We’ve all heard of drones. Not the bee kind, but the type that, remotely controlled like your little brother’s plane, flies over long distances and attacks buildings and people.
There’s even a line of clothing that claims to disguise the wearer from drones. Stealth wear, it’s called.
Drones (and killer robots) are big these days. They’re visible. But drones are getting smaller. And smaller. Soon, very soon, several nations will have micro-drone capabilities, and attacks from the sky will be less obvious. Controlled from hundreds, thousands of miles away, a mass of new drones the size of pigeons will be able to suss out a city or building and sneak up on targets who won’t know what hit them. From the Guardian: “The only thing currently holding this stuff back is battery technology, although they’re reportedly already working on ways to let the flying deathbots leach power from electricity cables to recharge themselves mid-mission.”
You don’t think it will stop there, do you?
Miniaturization indicates that in a few years, micro-drones will be the size of cockroaches, perhaps flies.
At that point, they’ll be used for constant surveillance. For predicting where a suspect is heading, and why, for preventing attacks and crime.
Not solely overseas, silly. Here, too.
You don’t think so? Why not? Why not use technology to uncover and prevent crime?
Convicted sex offenders — who should never have been let out of prison — are currently disarming and removing the tracking devices that were to have prevented them from attacking innocent people. They’re making life hell for their new victims. One may argue whether their crimes deserve lifelong incarceration, but we cannot argue that the system of tracking devices is succeeding. It’s a horrible failure.
Suppose, though, that instead of a device attached to the ankle, each released offender knew he would be followed at all times by devices he would not be able to identify? Everywhere he went, every person he called or saw, everything he did would be filmed and taped. If he went to forbidden places, that would be seen, and he would be re-arrested. If he did anything to warrant re-arrest, it would happen. One can even imagine the tiny mechanical spies armed with spray sedatives to spritz in the offender’s face. Instant incapacity, making arrest much easier.
Think what this would do to parolees who re-offend. They would be stopped.
Parolees who kidnap and terrorize children, who rape and murder? No more.
Wait. It could get better.
If you’re a teacher, you know quite well that some of the children in your classroom are being abused by parents or other adults. Yet making a case is difficult, especially in areas with poorly trained child protection staff. If you could mention your concern, however, if micro-drones could be sent to the child’s house – they would pick up on abuse, and the child would be rescued from torture. Inflicting pain simply out of cruelty is torture.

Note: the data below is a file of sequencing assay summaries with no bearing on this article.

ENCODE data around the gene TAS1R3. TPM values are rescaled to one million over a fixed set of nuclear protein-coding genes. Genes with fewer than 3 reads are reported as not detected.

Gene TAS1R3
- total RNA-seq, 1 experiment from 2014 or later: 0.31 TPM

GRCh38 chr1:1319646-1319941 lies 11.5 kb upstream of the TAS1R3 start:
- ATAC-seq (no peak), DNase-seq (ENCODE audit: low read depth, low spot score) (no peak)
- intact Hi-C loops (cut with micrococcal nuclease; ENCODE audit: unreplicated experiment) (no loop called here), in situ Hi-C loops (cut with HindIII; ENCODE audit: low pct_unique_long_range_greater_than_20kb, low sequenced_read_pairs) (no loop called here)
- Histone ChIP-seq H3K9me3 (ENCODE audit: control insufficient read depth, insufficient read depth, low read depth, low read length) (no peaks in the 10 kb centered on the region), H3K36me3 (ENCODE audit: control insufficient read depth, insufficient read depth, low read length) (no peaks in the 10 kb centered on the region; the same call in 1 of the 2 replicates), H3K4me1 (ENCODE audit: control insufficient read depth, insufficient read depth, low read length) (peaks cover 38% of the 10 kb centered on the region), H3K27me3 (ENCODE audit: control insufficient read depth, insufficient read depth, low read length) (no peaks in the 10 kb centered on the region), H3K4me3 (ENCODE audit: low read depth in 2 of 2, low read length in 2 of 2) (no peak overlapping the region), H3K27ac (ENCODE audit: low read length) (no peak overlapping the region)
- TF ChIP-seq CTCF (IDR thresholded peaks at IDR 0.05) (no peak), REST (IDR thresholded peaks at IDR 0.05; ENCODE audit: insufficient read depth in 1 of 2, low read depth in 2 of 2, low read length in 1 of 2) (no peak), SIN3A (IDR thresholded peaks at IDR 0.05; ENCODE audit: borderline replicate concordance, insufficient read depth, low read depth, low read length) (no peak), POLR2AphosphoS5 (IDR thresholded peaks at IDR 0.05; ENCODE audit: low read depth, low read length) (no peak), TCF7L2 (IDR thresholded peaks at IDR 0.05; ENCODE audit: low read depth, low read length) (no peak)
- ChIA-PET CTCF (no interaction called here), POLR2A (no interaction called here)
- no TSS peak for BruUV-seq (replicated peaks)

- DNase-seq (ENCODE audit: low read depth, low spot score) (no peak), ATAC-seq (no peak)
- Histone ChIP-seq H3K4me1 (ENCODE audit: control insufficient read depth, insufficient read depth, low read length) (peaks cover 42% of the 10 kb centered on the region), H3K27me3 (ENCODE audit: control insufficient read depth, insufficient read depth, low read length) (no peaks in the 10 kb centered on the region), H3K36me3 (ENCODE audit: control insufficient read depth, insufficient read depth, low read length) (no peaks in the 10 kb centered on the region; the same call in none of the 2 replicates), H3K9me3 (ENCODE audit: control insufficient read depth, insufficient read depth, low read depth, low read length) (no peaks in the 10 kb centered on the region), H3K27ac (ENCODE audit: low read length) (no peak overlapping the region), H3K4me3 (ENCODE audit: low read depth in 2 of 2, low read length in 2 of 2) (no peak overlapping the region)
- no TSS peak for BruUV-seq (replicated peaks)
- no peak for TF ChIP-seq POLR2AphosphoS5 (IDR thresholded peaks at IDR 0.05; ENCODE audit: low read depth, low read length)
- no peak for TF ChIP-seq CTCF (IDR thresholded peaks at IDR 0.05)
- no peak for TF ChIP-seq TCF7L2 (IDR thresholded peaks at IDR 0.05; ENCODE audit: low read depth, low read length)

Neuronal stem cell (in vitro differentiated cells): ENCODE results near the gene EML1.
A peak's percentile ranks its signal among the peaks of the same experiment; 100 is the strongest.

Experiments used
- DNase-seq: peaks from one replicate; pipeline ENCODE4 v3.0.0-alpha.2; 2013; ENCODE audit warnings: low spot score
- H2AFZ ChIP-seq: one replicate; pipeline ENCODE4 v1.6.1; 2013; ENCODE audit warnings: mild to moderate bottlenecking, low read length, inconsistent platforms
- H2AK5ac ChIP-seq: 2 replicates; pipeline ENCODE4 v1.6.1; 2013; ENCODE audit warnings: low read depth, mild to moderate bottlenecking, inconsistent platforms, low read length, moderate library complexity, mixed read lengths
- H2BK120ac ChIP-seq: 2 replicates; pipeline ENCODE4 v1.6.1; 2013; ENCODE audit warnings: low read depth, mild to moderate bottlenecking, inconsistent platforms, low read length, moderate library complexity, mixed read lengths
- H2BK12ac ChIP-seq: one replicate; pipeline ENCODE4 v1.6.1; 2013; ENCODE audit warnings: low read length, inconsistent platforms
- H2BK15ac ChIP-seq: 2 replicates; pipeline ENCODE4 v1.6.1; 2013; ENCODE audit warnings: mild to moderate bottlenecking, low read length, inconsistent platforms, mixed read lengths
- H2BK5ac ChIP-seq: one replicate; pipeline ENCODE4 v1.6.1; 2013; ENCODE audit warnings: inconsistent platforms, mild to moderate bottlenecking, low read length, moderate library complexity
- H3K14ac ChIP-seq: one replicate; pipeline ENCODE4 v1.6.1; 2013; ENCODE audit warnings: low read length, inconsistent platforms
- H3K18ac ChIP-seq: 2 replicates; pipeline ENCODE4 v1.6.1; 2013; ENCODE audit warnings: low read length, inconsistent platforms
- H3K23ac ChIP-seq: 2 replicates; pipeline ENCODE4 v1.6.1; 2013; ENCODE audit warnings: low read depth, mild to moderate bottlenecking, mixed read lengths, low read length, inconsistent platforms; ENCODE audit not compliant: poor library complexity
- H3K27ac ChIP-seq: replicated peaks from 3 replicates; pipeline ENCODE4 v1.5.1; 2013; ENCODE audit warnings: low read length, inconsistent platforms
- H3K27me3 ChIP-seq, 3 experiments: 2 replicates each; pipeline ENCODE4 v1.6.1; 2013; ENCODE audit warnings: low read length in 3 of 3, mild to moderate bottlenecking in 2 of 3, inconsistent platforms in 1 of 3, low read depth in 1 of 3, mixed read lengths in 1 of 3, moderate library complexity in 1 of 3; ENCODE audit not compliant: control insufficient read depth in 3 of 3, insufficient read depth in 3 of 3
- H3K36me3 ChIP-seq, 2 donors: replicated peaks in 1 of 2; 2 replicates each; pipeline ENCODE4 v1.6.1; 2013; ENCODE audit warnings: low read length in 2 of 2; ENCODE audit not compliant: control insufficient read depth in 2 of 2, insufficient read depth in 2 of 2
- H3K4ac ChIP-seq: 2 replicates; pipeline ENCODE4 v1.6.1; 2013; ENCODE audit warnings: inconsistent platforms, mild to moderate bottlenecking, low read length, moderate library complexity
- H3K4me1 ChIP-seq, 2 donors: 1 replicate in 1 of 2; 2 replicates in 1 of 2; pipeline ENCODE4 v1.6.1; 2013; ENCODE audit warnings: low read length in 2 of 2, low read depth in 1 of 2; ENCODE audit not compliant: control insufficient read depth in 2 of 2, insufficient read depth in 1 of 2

Police vice squads could assign drones to follow people they suspect are being forced to prostitute themselves, essentially enslaved. Once they see the john or pimp, boom, sedative spray and arrest. Of the men controlling someone else’s body, not the person who has been grossly abused.
The anti-crime possibilities of the new technology are legion. People might even purchase them to protect against crime on the street. Rapes would be fewer if men knew they would be watched by drones somewhere near the person they intended to violate.
Will there be micro-drone abuse? Of course. The ACLU ought to be ratcheting up right now, insisting that law-abiding citizens be protected from intrusion.
Yet many people look law-abiding, who are not. Pillars of the community, supposedly. Quite a bit of crime, of terror, is hidden. Just look at the Jimmy Savile abuse scandal in the UK. Decades of sexual abuse and rape of children, all hidden – except that some people knew, and some suspected, and even more felt a twinge of “ewww” when they were around Savile.
How many children could have been saved from Savile and his friends, if only those adults’ crimes had come to general light? If children in pain could back up their stories of sexual abuse? If the police had photographic evidence? How many people with that pain in their past would still be alive, not dead due to suicide?
Like television, like the internet, like any new technology (even automobiles, originally considered enablers of sin because they gave courting couples license to stray off the front porch and away from chaperoning eyes), micro-drones may lead to wrongdoing.
They could also lead to putting things right, and preventing crime against innocents. They could make it impossible for a jackal to hide himself in sheep’s clothing, to masquerade as pillar of the community or caring parent or ethical human being.
Surely those are worthy aims?